One jellyfish fires projectiles from a sunken airplane, and another retaliates with a blast from a ship’s canon.
What caused all the fuss?
A jar of peanut butter that had fallen off a boat and drifted to the coral reef below.
The animated short, “Peanut Butter Jelly,” showcases the increasing sophistication coming out of a Clemson program that mimics a real-world animation studio. It also shines a light on the School of Computing’s growing influence in the movie industry.
Graduates are winning top honors, including an Academy Award as recently as February. They are learning from professors who have worked their computer magic on feature films ranging from “Happy Feet” to “The Hobbit: An Unexpected Journey.”
“Peanut Butter Jelly” takes about one minute to watch, but it’s the result of a year’s work by 26 students, said Alex Beaty, the student writer and director.
The film’s producer, Jerry Tessendorf, racked up credits in several movies, including “Happy Feet” and “Superman Returns,” before becoming a professor of visual computing at Clemson.
While Tessendorf provided some guidance on “Peanut Butter Jelly,” he described it as an “all-student production.”“This is very close to what is done in feature films,” he said. “The ability to do this kind of work is rare in academics.”
“Peanut Butter Jelly” illustrates the growing technical ability of students in Digital Production Arts, a program in Clemson’s School of Computing. Students learn the skills needed to work in the animation, visual-effects and electronic-games industries.
Beaty, who recently received his Master of Fine Arts (MFA) in the program, said 14 graduate students worked on the film in artistic roles and 12 undergraduates worked in supporting roles. Tessendorf and Joshua Tomlinson, who is also a faculty member, supported their efforts.
“What excites me most is the number of people who came together to make this,” Beaty said. “We’re not paying them, and they’re putting in large amounts of time. It all came from passion, and that represents why we’re all here in the DPA program — not to be on screen but because we all love making movies.”
One of the strongest ties between Clemson and Hollywood is Tessendorf. He shared in a 2008 Technical Achievement Award from the Academy with Jeroen Molemaker and Michael Kowalski while at Rhythm & Hues Studios. They developed a system that is still used in film and allows artists to create realistic animation of liquids and gases.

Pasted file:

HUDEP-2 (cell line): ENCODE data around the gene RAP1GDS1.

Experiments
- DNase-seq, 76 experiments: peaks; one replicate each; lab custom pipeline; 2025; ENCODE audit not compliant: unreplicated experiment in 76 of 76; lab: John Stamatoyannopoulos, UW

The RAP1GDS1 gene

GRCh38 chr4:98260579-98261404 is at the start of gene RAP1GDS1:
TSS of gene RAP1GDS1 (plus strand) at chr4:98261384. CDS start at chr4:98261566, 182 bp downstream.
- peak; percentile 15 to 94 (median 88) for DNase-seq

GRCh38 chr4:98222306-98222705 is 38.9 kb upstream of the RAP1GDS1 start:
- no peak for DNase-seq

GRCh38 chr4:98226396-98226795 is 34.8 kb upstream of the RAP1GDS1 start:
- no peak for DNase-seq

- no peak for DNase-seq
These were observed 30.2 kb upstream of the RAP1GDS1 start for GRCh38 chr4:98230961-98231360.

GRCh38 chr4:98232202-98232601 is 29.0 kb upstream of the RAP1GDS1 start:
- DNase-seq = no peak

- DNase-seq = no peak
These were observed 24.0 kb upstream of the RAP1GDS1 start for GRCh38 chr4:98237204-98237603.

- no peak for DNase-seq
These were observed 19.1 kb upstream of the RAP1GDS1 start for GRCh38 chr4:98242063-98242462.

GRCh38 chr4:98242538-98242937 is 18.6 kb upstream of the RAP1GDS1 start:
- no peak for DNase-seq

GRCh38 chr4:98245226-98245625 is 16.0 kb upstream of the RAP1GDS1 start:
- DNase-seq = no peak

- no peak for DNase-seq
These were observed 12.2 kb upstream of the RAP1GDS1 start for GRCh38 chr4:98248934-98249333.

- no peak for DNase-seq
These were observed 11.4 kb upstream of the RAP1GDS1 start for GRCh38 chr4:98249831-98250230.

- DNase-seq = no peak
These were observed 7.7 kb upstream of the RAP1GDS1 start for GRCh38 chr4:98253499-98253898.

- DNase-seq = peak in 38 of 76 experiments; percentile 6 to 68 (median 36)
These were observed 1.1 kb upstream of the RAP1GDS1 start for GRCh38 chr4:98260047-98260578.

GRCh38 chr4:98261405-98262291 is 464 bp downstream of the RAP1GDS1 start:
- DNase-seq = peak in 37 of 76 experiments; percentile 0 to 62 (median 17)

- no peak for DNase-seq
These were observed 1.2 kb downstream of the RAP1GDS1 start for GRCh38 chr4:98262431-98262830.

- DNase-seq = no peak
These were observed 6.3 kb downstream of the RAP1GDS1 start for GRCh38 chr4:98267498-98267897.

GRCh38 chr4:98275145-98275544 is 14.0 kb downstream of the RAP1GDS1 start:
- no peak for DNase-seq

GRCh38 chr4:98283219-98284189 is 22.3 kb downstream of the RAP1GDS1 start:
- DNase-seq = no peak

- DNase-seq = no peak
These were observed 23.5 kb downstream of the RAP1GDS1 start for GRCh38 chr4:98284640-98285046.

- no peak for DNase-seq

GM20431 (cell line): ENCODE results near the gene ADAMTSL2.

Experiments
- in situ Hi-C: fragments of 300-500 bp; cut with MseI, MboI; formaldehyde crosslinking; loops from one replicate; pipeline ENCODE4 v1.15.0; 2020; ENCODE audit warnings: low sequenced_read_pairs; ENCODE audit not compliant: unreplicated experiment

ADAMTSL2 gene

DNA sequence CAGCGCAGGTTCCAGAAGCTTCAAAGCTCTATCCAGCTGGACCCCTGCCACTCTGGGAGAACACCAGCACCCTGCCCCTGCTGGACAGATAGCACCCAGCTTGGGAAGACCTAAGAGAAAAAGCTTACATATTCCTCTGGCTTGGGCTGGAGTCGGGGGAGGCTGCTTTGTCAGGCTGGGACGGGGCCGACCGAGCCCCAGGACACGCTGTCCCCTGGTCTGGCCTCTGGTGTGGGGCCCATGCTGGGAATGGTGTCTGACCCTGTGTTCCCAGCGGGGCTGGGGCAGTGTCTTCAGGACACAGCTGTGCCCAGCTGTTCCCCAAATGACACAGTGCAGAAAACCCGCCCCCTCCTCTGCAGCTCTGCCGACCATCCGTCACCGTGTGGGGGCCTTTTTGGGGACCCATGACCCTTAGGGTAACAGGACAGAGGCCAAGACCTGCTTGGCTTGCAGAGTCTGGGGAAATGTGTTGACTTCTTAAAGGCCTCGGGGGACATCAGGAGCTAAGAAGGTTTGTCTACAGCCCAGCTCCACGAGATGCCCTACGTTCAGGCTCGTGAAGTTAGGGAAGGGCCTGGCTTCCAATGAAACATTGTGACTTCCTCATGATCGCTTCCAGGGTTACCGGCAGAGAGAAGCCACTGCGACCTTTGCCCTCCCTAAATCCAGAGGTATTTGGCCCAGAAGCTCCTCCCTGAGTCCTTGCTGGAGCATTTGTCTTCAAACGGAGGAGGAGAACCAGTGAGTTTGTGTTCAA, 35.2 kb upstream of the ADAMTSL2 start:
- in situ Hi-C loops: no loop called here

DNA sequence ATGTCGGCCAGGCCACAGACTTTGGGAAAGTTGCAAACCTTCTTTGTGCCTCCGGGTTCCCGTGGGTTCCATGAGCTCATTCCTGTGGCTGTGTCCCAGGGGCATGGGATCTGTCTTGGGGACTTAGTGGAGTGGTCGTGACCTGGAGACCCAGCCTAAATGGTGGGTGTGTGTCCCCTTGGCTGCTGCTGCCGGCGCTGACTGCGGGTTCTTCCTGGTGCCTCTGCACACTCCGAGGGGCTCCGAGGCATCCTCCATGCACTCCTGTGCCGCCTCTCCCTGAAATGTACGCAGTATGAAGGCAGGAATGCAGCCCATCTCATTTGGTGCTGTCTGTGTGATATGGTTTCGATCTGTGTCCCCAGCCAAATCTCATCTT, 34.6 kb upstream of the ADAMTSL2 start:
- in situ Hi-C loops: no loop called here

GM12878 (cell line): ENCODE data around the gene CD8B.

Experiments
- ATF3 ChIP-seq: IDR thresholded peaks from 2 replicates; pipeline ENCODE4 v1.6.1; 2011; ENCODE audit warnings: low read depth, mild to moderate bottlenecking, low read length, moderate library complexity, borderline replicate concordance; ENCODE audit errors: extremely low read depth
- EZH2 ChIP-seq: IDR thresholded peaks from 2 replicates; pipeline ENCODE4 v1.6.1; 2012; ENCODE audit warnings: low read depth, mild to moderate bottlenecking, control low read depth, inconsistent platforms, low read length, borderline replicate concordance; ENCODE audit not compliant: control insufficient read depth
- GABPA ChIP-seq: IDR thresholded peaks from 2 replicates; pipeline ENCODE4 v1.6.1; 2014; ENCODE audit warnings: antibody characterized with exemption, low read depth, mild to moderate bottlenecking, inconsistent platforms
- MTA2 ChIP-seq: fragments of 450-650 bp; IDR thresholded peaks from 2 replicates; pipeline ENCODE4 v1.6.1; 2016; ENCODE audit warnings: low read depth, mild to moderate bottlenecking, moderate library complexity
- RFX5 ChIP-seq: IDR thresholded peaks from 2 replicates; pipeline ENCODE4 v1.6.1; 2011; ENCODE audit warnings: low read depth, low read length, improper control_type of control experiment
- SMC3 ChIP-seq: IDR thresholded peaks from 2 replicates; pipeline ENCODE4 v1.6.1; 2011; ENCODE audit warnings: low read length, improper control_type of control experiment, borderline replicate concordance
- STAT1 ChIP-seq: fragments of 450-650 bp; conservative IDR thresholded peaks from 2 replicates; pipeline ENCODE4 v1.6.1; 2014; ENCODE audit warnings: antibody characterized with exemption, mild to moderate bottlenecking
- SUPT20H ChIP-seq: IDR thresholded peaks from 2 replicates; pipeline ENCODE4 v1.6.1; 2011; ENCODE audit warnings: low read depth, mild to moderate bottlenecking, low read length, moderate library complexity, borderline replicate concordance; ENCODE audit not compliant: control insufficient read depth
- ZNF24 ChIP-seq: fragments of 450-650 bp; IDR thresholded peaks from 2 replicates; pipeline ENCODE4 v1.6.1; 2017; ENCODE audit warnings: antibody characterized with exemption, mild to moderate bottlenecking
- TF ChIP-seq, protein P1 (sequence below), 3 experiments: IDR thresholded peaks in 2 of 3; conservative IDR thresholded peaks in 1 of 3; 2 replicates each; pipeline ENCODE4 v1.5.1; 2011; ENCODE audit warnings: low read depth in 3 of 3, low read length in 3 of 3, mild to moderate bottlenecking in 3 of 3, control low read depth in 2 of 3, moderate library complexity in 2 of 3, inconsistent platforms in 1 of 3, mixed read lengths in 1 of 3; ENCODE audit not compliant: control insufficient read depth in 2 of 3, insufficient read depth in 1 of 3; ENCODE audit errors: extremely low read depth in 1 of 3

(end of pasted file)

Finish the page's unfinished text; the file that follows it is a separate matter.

Beaty, who aspires to direct movies, said he decided to write and direct “Peanut Butter Jelly” after participating in an intensive summer program at Clemson with professionals from DreamWorks.
“They said if you’re interested in layout you need to have some sort of film that you direct,” Beaty said. “That’s the role of layout — it’s really close to a directorial role. As soon as I heard that, I said, ‘Ok, I’ve got to make my own film.’”
The DreamWorks program was a success and will be back this summer, Tessendorf said.
“It’s a very intense 10 weeks during the summer,” he said. “We choose a few students. They are volunteers because they have to commit to working 100 hours a week in the studio with DreamWorks mentors. The goal is to produce professional-quality work, not just student-quality films.”
The School of Computing’s Digital Production Arts program offers both an undergraduate minor and an MFA. Currently, 30 graduate students are enrolled in the MFA program.
Two School of Computing alumni were recognized last year for their work on the Academy Award-winning film, “Frozen.”
Jay Steele, who received a Ph.D. in computer graphics, received a film credit in the area of animation technology. Marc Bryant, a Digital Production Arts graduate, was part of the animation team that received an award from the Visual Effects Society for outstanding FX in the segment called “Elsa’s Storm.”
Digital Production Arts’ co-founder, Robert Geist, who had a credit in “The Hobbit: An Unexpected Journey,” remains a professor in the School of Computing and currently serves as interim director of the DPA program.
“Our graduates are doing some of the highest-level visual effects in the world,” Geist said. “For them, the sky is the limit.”
Paul Alongi is a technical and feature writer for the College of Engineering and Science.